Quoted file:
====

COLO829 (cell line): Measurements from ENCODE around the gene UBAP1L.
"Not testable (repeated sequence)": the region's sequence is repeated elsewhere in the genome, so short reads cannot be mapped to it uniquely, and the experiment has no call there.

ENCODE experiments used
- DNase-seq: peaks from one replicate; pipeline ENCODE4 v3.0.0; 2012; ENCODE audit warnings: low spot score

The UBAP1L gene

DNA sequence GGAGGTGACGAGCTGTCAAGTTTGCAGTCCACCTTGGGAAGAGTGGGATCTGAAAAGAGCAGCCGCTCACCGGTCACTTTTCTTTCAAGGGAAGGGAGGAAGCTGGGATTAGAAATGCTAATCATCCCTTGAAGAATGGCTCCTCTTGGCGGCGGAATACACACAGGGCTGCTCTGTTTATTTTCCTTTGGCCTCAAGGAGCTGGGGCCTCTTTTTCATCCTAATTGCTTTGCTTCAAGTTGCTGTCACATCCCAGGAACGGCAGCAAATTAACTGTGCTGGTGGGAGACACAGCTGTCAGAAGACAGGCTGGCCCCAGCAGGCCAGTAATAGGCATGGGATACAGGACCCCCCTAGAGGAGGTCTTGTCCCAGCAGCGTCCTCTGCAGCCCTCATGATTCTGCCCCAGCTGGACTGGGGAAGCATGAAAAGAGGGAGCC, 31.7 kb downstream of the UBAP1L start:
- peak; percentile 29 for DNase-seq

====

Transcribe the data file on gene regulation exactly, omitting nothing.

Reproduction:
COLO829 (cell line): Measurements from ENCODE around the gene UBAP1L.
"Not testable (repeated sequence)": the region's sequence is repeated elsewhere in the genome, so short reads cannot be mapped to it uniquely, and the experiment has no call there.

ENCODE experiments used
- DNase-seq: peaks from one replicate; pipeline ENCODE4 v3.0.0; 2012; ENCODE audit warnings: low spot score

The UBAP1L gene

DNA sequence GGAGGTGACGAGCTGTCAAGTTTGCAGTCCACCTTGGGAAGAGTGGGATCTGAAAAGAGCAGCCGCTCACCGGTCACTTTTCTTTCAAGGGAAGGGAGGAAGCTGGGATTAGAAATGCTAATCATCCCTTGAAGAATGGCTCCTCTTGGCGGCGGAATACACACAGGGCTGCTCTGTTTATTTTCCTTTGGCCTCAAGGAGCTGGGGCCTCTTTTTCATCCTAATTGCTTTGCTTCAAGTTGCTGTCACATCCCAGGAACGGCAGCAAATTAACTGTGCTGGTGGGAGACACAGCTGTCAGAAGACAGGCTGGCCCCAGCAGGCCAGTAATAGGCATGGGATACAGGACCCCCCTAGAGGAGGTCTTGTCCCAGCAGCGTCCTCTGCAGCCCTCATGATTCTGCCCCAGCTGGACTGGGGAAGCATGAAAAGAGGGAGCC, 31.7 kb downstream of the UBAP1L start:
- peak; percentile 29 for DNase-seq